Spaceflight Insider

Half-ton chunk of Chelyabinsk meteorite raised from Lake Chebarkul in Russia

A half-ton chunk of the Chelyabinsk meteorite was raised from 
image credit:

A half-ton chunk of the Chelyabinsk meteorite was raised from image credit:

A massive chunk of the meteorite that plummeted through Earth’s atmosphere in February, raising havoc in Chelyabinsk, Russia, was lifted from a deep lake bed by Russian scientists on Wednesday, October 16.  The recovery operation started on September 10 and was expected to last for about a week, but the process was stalled due to several obstacles, including massive amounts of sediment, which took ten days of pumping to move away from the meteorite. Divers had a difficult time raising the large, dense rock from the murky water, and the weight of it actually broke the scale. “The rock had a fracture when we found it,” one scientist told the website in a live transmission.

A  dive team in Lake (AP Photo/Alexander Firsov)

A dive team in Chebarkul Lake (AP Photo/Alexander Firsov)

“It weighed 570 kilograms before the pieces fell off. And then the scale broke. We think the whole thing weighs more than 600 kilograms (1322 pounds),” he said.

It  is by far the largest fragment yet found of the Chelyabinsk meteorite, but according to professor Sergey Zamozdra, “The preliminary examination shows that this is really a fraction of the Chelyabinsk meteorite. It’s got thick burn-off, the rust is clearly seen and it’s got a big number of indents.” Until today, the largest fragment found was 11 kg (24 pounds).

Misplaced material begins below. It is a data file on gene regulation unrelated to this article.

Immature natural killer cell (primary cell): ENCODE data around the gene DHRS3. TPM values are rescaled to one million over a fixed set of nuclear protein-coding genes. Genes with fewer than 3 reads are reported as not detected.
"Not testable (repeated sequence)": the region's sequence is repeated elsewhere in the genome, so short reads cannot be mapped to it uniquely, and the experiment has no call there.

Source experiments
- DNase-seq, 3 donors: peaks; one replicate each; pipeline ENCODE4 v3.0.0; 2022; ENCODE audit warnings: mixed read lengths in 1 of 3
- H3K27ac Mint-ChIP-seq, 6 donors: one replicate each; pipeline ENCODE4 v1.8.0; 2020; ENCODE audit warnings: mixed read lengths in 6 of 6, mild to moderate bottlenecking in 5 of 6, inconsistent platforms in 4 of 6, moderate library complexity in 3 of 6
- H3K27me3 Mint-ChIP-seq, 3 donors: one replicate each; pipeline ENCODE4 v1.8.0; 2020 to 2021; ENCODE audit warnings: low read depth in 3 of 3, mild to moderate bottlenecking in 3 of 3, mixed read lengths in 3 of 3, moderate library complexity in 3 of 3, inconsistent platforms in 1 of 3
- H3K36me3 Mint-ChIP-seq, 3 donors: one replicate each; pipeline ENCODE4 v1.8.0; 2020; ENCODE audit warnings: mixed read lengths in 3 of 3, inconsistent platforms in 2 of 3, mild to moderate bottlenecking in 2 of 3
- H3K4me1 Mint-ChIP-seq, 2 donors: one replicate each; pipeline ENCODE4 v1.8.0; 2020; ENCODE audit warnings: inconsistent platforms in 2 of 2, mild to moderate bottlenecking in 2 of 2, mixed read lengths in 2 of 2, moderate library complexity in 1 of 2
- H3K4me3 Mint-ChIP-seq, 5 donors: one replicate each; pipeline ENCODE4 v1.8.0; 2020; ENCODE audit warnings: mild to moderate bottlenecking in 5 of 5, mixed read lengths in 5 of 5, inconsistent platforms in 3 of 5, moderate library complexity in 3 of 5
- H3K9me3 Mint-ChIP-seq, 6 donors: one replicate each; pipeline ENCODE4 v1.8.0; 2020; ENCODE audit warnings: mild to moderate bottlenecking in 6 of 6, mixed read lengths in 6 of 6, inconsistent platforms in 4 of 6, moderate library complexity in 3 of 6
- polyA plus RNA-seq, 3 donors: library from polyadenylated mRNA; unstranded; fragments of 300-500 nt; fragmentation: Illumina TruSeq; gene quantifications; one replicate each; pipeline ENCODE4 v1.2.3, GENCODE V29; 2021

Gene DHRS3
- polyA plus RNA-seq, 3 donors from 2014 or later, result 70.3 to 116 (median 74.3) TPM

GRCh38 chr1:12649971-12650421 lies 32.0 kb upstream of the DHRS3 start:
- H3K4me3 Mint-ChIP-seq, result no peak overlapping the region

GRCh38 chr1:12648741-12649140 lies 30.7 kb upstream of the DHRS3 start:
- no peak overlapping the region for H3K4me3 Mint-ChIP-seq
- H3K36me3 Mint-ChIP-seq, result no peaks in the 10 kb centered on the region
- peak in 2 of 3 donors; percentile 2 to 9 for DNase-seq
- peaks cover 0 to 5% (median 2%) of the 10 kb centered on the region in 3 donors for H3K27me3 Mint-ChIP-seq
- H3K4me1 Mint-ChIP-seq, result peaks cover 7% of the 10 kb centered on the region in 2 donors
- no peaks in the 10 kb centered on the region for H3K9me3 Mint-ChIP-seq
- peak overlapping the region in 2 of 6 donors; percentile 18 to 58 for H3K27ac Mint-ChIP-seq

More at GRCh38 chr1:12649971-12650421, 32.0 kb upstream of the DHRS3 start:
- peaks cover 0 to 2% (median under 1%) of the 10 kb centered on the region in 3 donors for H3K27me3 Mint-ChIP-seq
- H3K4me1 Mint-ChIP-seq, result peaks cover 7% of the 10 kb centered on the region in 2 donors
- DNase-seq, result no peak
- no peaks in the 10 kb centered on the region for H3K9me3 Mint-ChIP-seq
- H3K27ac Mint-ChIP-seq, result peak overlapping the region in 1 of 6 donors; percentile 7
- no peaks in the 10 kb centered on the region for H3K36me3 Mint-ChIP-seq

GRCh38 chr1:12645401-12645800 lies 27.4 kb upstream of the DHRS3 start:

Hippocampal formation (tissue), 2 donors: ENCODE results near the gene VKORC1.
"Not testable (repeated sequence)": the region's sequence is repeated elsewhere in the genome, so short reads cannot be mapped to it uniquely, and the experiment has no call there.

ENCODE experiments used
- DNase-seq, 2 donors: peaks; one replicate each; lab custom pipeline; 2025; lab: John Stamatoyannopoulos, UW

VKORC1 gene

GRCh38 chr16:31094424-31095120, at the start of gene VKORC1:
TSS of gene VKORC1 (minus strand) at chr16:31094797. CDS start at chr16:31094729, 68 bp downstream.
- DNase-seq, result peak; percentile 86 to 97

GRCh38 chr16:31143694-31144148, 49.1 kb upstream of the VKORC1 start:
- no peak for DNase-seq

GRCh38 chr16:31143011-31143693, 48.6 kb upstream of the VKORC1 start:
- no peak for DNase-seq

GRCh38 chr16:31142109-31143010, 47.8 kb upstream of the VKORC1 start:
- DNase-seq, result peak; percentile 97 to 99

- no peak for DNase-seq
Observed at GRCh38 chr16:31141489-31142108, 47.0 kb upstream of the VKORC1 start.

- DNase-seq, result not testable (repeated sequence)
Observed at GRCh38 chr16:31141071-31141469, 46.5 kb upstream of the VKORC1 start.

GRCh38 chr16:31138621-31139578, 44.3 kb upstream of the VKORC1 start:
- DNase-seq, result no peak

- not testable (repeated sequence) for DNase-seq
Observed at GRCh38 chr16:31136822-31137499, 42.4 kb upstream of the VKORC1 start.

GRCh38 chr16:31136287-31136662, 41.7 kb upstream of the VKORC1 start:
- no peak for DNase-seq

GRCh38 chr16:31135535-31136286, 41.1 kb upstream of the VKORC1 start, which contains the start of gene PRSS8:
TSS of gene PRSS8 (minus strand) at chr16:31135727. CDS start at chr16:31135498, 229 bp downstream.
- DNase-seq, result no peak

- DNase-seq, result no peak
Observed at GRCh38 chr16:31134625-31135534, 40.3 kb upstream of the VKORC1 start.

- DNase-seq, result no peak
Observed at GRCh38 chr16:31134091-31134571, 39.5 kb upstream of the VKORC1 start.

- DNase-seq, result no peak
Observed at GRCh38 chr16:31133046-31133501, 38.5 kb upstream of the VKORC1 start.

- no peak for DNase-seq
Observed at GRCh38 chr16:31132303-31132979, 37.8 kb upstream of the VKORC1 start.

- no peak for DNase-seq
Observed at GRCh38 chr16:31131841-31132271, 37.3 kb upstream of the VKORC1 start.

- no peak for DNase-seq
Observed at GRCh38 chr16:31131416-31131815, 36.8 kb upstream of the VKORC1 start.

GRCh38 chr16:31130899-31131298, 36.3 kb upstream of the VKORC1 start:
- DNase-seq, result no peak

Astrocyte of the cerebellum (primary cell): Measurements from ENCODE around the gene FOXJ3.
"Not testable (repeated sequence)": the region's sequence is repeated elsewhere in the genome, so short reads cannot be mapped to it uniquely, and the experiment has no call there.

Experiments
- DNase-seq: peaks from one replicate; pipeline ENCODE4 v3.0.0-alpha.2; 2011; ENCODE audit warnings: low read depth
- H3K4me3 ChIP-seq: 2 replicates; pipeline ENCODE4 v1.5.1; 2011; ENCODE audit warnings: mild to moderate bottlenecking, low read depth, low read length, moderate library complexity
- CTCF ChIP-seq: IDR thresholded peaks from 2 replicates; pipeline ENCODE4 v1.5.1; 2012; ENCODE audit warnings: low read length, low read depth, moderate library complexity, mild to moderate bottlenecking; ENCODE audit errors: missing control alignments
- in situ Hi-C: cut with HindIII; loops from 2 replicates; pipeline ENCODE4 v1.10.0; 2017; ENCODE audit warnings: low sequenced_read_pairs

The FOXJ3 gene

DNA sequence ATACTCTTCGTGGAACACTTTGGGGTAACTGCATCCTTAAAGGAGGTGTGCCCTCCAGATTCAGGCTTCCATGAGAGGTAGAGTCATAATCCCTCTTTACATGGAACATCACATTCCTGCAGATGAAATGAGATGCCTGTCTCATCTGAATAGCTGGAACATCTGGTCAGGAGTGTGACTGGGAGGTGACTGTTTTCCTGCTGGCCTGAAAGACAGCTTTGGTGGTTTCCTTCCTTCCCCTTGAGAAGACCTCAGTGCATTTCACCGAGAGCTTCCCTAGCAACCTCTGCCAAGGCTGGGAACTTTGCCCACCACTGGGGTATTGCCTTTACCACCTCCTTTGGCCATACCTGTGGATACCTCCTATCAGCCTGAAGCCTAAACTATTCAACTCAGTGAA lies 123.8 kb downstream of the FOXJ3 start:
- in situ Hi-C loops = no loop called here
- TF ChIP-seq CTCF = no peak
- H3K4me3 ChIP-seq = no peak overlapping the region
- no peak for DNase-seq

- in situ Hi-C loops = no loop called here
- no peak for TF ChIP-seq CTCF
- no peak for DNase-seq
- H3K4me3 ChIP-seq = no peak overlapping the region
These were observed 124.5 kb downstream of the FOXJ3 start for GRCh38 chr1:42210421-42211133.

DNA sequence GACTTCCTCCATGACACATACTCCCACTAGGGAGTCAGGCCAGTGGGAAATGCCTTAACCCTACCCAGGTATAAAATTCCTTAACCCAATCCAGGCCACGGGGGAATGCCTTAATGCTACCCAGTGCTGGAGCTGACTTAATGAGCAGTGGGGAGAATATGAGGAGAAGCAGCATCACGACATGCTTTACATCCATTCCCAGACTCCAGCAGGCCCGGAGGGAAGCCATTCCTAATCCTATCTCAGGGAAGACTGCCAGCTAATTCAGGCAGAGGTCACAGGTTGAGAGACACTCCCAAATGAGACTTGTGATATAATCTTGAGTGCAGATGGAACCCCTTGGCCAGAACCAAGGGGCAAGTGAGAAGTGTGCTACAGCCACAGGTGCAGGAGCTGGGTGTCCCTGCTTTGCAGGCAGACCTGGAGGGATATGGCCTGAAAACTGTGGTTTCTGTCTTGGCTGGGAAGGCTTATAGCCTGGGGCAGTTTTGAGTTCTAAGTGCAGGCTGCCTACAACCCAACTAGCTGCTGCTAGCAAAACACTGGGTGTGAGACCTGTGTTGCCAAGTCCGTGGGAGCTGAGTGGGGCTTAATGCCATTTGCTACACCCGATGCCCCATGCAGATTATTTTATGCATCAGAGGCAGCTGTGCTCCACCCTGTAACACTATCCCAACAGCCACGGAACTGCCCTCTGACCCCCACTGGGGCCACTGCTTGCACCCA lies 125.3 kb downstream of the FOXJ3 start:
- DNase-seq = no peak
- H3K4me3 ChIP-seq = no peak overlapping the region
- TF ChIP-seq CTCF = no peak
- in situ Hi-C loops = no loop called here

The February event made headlines around the world and took the internet by storm, with eyewitness video footage from many citizens in the area. Although the rock itself didn’t cause much damage, many people were injured by destruction and debris caused by its sonic boom.

This article was written using various reports that appeared on, and other sources.

Welcome to The Spaceflight Group! Be sure to follow us on Facebook: The Spaceflight Group as well as on Twitter at: @SpaceflightGrp




SpaceFlight Insider is a space journal working to break the pattern of bias prevalent among other media outlets. Working off a budget acquired through sponsors and advertisers, SpaceFlight Insider has rapidly become one of the premier space news outlets currently in operation. SFI works almost exclusively with the assistance of volunteers.

⚠ Commenting Rules

Post Comment

Your email address will not be published. Required fields are marked *